War of 1812
World War II
US Aircraft of WW2
Born In Philadelphia 7 April 1853, John Kennedy Barton graduated from the Academy in 1873. He served as Engineer-in-Chief and Chief of the Bureau of Steam Engineering with the rank of Rear Admiral. He retired 23 December 1908. Rear Admiral Barton died in Philadelphia 23 December 1921.
(DD-599: dp. 1620; 1. 347'9"; b. 36;1"; dr. 17'4"; s.
276; a. 5 5", 10 21" TT.;
The first Barton (DD-599) was launched 3i January 1942 by Bethlehem Steel Co., Quincy, Mass.; sponsored by Miss Barbara Dean Barton, granddaughter of Admiral Barton; and commissioned 29 May 1942, Lieutenant Commander D. H. Fox in command.
Barton departed the east coast 23 August 1942 and steamed to the Pacific, arriving at Tongatabu, Tonga Islands, 14 September 1942. During October she participated in the Buin-Faisi-Tonolai raid (5 October) and the Battle of Santa Cruz (26 October). On 29 October she successfully rescued 17 survivors of two downed air transports near Fabre Island.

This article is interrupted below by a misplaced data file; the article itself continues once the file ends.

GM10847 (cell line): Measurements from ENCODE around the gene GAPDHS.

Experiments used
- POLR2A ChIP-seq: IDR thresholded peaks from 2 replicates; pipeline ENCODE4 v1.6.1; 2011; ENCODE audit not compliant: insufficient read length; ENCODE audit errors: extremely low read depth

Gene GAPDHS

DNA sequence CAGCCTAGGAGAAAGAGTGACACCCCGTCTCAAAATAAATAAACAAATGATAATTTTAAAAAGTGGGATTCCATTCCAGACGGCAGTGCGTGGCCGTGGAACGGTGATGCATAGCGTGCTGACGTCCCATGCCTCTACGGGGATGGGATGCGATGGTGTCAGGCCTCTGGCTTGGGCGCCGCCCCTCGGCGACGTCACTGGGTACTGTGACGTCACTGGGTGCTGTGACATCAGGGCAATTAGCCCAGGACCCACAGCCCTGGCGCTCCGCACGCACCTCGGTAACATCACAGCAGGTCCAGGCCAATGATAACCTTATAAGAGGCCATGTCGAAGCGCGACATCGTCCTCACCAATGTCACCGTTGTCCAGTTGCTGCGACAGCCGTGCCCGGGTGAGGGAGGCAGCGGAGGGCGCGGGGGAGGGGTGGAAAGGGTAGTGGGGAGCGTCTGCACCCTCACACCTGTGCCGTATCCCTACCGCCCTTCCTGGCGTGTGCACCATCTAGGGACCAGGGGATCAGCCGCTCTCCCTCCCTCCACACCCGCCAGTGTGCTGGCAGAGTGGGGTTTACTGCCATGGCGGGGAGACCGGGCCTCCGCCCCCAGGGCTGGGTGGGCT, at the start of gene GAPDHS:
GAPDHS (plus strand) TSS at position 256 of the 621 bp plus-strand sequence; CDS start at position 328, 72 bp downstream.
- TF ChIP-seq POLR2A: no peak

Against great odds on 13 November Barton, in company with Rear Admiral D. J. Callaghan's landing support group, took part in the Naval Battle of Guadalcanal. Barton commenced firing on the Japanese ships at approximately 0148. After launching four torpedoes she had to come to an emergency stop to avoid a collision. While she was practically dead in the water, two enemy torpedoes found their mark. The first torpedo struck her forward fireroom and, a few seconds later, a second torpedo struck her forward engine-room. Within seconds, Barton broke in two and sank, carrying with her an estimated 90 percent of her valiant crew. Forty-two survivors were rescued by Portland (CA-33) and Higgins boats from Guadalcanal.
Barton received four battle stars for her service during October and November 1942.